At some point in the kitchen, you or the kids will use food coloring. It doesn’t matter how careful you are; the result is almost always food dye on the hands, especially if the kids are busy dying eggs for Easter!
If you’re racking your brain trying to figure out how to get food coloring off your skin, then you’re in the right place. We’ve got six options that use everyday household items. Within no time, your hands will look so clean; you’ll be ready to start that side hustle as a hand model.
So, how do you remove food coloring from your skin? The best way to remove food coloring from your skin is to wash it in warm water mixed with a scoop of OxiClean. If you don't have OxiClean on hand, then you can also apply rubbing alcohol to cotton wool and rub it into your skin.
How to Get Food Coloring Off Skin: 6 Options
Whether it’s a kids craft activity or you’re whipping up some tasty icing for that layer cake, at least a few drips will end up on your fingers. The first reaction is usually to run your hands under water and furiously scrub; that doesn’t work. But I’m sure you know that otherwise, you wouldn’t be on this page. The problem with food coloring is that it’s similar to ink and won’t wash off easily. Your best bet is to use one of these home remedies, which work like a charm.
1. Water and OxiClean
This is our recommended option.
Fill a bowl with warm water and add a scoop of OxiClean. Mix until combined, then wash your hands in the solution. Once the signs of dye are gone, rinse with water before drying. Voila, clean hands!
Tip: If you don’t have any OxiClean you can buy it from most supermarkets or online at Amazon.
2. Rubbing alcohol
Apply a small amount of rubbing alcohol or nail polish remover to some cotton wool and rub it into your hands. A paper towel may work better if your hands are completely stained.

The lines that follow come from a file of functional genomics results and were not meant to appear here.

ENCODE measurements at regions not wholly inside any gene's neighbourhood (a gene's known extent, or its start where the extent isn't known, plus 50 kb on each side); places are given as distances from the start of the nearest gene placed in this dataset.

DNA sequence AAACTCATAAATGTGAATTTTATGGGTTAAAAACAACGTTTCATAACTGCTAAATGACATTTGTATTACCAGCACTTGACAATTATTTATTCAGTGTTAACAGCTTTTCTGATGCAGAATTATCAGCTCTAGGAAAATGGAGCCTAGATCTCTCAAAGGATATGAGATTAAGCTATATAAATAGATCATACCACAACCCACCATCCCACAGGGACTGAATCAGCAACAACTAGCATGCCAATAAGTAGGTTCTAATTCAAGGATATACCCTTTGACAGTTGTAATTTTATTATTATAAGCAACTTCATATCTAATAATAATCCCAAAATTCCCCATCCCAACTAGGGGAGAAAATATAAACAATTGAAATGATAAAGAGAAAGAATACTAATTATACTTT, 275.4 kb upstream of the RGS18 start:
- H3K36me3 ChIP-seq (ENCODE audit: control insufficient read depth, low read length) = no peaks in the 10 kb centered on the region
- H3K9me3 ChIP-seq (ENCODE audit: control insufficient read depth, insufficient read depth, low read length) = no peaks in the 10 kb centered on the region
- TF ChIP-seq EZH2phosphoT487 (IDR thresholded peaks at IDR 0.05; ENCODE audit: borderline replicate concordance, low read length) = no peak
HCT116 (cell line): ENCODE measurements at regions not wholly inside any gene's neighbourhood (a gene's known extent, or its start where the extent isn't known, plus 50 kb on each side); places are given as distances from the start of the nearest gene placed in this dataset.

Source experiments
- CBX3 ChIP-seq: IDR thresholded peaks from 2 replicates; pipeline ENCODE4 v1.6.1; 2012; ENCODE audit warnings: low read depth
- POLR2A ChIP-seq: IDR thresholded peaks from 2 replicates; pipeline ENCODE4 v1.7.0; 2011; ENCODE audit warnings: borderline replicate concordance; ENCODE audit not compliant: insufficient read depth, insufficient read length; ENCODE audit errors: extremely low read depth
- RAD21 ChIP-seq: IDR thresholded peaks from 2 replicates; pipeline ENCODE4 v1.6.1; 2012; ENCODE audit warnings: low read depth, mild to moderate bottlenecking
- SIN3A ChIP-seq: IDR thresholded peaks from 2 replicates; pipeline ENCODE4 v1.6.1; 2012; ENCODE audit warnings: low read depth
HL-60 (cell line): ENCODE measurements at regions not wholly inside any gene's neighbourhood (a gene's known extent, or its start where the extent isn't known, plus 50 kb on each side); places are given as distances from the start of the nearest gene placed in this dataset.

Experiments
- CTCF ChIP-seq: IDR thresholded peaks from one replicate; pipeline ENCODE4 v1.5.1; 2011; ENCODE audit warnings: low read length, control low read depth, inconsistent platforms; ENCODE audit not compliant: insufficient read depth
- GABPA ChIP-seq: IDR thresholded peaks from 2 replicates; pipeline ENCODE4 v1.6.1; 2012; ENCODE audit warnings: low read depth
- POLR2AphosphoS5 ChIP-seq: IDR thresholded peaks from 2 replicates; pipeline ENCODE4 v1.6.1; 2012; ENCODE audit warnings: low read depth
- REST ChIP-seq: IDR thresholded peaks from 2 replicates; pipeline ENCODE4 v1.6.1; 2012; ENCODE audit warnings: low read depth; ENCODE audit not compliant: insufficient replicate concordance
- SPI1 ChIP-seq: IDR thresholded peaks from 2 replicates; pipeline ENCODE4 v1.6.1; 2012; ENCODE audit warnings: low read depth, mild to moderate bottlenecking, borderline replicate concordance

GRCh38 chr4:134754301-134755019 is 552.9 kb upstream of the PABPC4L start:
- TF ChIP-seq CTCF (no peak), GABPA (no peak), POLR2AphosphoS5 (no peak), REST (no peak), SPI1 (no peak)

Can’t get the stain off on the first attempt? Apply more rubbing alcohol to some clean cotton wool and rub it a second time. This extra step should remove any stains.
Note: Do not use this method on the face or on anyone who has sensitive skin.
Squeeze a glob of non-gel toothpaste onto the stained area and rub it in with the fingers of your clean hand. If both palms are stained, then apply toothpaste to both of them and rub them together. Rinse off with warm water.
Baking soda toothpaste is the best option if you have it available.
4. Shaving cream
Apply a squirt of shaving cream to your hands and rub them together. Rinse with warm water, and if there is still a stain, repeat the process.
There’s not much that shaving cream can’t do. Once you’re done removing the food dye from your skin, spray a few blobs onto your chrome taps. Wipe it off after a few minutes for shiny, clean fixtures! Still not impressed? How about using shaving cream as a pre-stain remover to get stubborn make-up or wine stains off clothing. Shaving cream is the Swiss army knife of the cleaning world.
5. Lemon juice, sugar and dish washing liquid.
In a small bowl, combine dishwashing liquid, the juice from half a lemon, and a teaspoon of sugar. Stir until combined, then apply it to your hands and rub them together. Rinse with warm water and reapply more of the mixture if the stain hasn’t completely gone.
Quick Tip: You can use the bottled lemon juice if you can't get your hands on some fresh ones. Not sure how much juice to use? Check out our resource to find out how much juice is in half a lemon.
6. Vinegar and baking soda
In a bowl, combine two tablespoons of baking soda with one tablespoon of vinegar to make a paste. Rub it into your hands, then rinse with water. Reapply more of the mixture and clean a second time if necessary.
This option is appealing because it’s a natural remedy; no human-made products are required.
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There are plenty of ways to get food coloring off your hands. Some are more effective than others, but you may not have all these items in your house, so go with what you have available.
I tested all these methods and found the water and OxiClean worked well. Using rubbing alcohol or nail polish remover also got the job done, but not everyone wants that chemical on their hands. I certainly wouldn’t recommend this option for young kids and those with sensitive skin.
Keep a close eye on the condition of your skin before you begin cleaning. Do you have any cuts, eczema or rashes? You don’t want vinegar, lemon juice, or rubbing alcohol near your wounds or sensitive skin. I’d rather keep the stains than feel that sort of pain!
Do you have a secret cleaning hack that gets off food dye? I’d love to hear it if you’re willing to share. Leave a comment below.